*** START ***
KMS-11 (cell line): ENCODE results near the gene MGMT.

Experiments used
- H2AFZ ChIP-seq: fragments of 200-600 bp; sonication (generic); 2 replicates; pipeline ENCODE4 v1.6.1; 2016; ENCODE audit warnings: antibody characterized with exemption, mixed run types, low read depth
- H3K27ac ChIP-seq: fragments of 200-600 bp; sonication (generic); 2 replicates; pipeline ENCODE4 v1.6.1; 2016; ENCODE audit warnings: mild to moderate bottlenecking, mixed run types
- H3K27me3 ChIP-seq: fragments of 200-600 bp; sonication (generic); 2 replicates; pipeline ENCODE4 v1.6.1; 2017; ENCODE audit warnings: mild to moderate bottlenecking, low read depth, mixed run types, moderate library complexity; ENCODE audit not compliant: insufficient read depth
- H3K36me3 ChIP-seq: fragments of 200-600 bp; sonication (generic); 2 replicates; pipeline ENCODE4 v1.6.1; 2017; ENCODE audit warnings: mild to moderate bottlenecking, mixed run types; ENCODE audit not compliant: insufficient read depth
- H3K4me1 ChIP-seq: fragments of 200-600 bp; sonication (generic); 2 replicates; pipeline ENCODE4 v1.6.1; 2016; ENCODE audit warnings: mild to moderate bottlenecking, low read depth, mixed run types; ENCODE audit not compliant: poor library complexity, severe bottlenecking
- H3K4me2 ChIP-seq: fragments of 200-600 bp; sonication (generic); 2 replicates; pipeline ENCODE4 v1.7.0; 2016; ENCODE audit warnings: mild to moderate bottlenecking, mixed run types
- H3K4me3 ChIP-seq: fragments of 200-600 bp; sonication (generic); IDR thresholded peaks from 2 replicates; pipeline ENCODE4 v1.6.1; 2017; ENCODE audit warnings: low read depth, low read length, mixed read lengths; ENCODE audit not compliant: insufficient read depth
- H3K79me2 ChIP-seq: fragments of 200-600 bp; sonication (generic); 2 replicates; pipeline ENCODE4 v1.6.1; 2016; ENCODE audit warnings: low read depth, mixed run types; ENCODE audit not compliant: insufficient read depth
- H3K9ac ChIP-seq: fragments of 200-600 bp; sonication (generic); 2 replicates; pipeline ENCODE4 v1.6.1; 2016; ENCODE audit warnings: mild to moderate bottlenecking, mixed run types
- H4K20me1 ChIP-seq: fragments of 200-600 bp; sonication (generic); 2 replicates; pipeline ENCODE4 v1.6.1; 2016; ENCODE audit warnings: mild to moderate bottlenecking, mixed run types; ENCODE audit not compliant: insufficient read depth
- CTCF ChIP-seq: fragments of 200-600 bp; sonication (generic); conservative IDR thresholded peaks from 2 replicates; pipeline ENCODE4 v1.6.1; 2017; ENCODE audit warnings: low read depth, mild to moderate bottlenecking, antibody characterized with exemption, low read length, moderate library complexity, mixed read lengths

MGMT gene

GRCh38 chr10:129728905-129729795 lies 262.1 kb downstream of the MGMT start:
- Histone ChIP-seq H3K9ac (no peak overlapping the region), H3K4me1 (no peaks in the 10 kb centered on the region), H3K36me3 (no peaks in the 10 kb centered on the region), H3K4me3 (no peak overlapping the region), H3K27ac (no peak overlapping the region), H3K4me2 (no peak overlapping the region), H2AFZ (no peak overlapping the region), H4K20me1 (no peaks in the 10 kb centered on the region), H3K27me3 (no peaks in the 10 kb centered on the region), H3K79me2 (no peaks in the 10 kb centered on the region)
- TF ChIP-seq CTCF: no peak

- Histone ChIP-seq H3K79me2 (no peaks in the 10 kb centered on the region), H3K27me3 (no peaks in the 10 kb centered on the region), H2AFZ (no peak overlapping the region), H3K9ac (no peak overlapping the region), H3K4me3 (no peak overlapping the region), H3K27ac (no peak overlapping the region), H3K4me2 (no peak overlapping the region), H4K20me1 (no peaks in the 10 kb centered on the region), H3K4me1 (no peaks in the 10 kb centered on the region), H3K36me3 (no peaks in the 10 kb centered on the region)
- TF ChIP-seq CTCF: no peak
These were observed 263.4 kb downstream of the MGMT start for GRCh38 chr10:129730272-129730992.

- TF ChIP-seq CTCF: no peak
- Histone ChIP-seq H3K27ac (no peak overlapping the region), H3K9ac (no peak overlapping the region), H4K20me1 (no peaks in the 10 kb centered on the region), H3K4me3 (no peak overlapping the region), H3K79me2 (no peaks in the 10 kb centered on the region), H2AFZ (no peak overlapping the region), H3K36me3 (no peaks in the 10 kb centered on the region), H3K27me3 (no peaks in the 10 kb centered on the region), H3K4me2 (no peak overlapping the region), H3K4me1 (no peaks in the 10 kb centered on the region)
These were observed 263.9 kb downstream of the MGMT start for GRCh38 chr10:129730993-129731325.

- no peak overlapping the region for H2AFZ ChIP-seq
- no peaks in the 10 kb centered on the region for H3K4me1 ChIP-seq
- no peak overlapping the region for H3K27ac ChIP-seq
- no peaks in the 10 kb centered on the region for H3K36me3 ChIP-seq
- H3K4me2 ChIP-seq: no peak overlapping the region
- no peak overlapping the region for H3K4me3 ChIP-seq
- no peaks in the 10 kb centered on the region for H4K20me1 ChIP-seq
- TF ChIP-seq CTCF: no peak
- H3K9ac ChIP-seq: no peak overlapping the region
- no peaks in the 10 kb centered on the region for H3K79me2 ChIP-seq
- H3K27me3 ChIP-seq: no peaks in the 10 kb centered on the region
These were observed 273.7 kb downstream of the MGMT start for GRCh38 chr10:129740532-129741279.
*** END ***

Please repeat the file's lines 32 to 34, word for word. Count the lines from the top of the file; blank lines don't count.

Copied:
- H3K9ac ChIP-seq: no peak overlapping the region
- no peaks in the 10 kb centered on the region for H3K79me2 ChIP-seq
- H3K27me3 ChIP-seq: no peaks in the 10 kb centered on the region